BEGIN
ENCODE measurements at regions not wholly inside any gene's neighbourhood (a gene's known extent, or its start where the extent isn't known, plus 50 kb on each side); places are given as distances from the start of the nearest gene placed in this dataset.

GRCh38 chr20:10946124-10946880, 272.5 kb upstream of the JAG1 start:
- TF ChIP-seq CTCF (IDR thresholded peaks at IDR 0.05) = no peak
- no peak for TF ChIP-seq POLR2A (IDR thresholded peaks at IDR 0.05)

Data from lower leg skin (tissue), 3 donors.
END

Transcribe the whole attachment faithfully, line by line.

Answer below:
ENCODE measurements at regions not wholly inside any gene's neighbourhood (a gene's known extent, or its start where the extent isn't known, plus 50 kb on each side); places are given as distances from the start of the nearest gene placed in this dataset.

GRCh38 chr20:10946124-10946880, 272.5 kb upstream of the JAG1 start:
- TF ChIP-seq CTCF (IDR thresholded peaks at IDR 0.05) = no peak
- no peak for TF ChIP-seq POLR2A (IDR thresholded peaks at IDR 0.05)

Data from lower leg skin (tissue), 3 donors.